‘The Everyday Resilience of the City: How Cities Respond to Terrorism and Disaster’ by J. Coaffee, D. Murkami-Wood and P. Rogers; Palgrave/Macmillan, 2008. 304pp
Reviewed by Alastair Donald | 28 September 2009
Whether through ecological breakdown, terrorism, pandemics or crime, cities are now widely perceived as permanently ‘under threat’. Consequently, creating ‘resilience’ has become a key concept in public policy, and increasingly in urban design too. One high profile example is the masterplan for Dongtan Eco-City in China which aims to “manage risk and maximise resilience”. The resilience approach is being formalised with a Counter Terrorism (CT) supplement added to Safer Places, and CT measures are becoming a material consideration in planning.
Part of the series New Security Challenges, this book offers an overview of current policies and the organisations charged with creating multiple strands of resilience. Its main appeal however lies in fleshing out some of the history and issues behind the emergence of resilience. There are some useful insights, but also some limitations.
The authors rightly argue that the core concepts of resilience emerged before 9/11 and the terror policy agenda. The historical overview contains some interesting material, but unfortunately emphasises historic continuity over specific factors at work today. It is unclear, for example, why factors relating to public space and surveillance of suspicious groups a century ago should ‘set the tone for thinking about urban resilience’ in the face of crime and disorder today (p43). Indeed a unique factor today, which is never quite explained, is why after 15 years of falling levels of crime, fear of crime continues to rise.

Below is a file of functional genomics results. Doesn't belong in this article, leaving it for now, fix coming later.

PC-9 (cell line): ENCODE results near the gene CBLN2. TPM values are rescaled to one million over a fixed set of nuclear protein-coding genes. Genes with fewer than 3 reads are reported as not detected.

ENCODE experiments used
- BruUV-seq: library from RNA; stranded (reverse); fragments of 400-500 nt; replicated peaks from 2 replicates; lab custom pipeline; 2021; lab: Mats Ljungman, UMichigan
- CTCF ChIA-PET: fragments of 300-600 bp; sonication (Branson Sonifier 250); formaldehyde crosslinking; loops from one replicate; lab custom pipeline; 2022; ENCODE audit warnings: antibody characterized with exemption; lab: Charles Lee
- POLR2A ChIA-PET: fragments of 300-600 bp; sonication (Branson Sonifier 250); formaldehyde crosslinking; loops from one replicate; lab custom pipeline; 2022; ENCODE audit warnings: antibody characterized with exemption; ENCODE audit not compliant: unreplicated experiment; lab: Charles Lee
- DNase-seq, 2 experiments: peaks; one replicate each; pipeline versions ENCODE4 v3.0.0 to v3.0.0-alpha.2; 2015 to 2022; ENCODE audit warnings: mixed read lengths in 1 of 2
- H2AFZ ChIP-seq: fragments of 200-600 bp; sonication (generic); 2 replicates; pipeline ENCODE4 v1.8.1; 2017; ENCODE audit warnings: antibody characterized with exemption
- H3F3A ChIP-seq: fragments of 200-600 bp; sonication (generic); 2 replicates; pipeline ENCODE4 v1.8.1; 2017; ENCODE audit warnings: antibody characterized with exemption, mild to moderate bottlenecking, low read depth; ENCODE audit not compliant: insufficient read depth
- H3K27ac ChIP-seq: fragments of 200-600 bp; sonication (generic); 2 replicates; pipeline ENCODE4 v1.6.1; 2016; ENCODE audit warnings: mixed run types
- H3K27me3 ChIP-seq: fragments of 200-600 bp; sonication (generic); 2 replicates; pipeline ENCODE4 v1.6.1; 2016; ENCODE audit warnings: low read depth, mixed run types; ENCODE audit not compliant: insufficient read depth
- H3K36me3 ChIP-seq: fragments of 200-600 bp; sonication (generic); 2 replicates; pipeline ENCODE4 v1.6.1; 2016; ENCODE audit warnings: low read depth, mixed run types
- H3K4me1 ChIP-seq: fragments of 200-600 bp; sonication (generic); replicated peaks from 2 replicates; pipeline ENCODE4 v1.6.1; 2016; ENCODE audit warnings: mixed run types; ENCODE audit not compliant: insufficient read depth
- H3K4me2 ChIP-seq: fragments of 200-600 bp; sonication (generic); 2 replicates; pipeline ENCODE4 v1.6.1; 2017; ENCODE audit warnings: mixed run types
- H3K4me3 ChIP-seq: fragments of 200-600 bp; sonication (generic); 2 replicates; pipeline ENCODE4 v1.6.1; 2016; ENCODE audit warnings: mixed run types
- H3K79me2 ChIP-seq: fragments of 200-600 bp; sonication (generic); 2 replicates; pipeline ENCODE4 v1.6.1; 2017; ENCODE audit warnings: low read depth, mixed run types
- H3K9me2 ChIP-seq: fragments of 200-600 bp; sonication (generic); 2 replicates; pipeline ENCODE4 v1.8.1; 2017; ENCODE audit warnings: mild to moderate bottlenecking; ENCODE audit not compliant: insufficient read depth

One answer is that our perception of threats are often no longer tied to a specific incident or problem, but are widely believed to be an ever present feature of our ‘risk society’. In this respect, the authors usefully trace the roots of contemporary ideas on resilience to theories of ecology and psychology. Today, after seeping into numerous areas of policy, resilience has become a ‘catch all’ phrase for a society that perceives itself as vulnerable. As the distinctions between terrorism, crime and anti social behaviour are blurred, we have seen an ever expanding agenda of proactive interventions.
These very useful insights remain underdeveloped. The authors complain that the authorities have used terrorism to ‘appropriate’ the resilience agenda, with authoritarian consequences for public space. But this seems to downplay the problems inherent in the resilience agenda itself. The limits in urban space today aren’t authoritarian in the traditional sense. Instead they derive from the risk based view of the world upon which ideas of resilience are founded – and the imposed and self-imposed constraints this generates. Engaging communities around ‘risk’ – whether terror, crime or ecological catastrophe – all reinforce an interventionist ethos in public life. Promoters of the ‘resilience’ approach hope to create a generative urban dynamic. Unfortunately, it is more likely to have a paralysing effect. This book is a useful starting point for exploring the issues.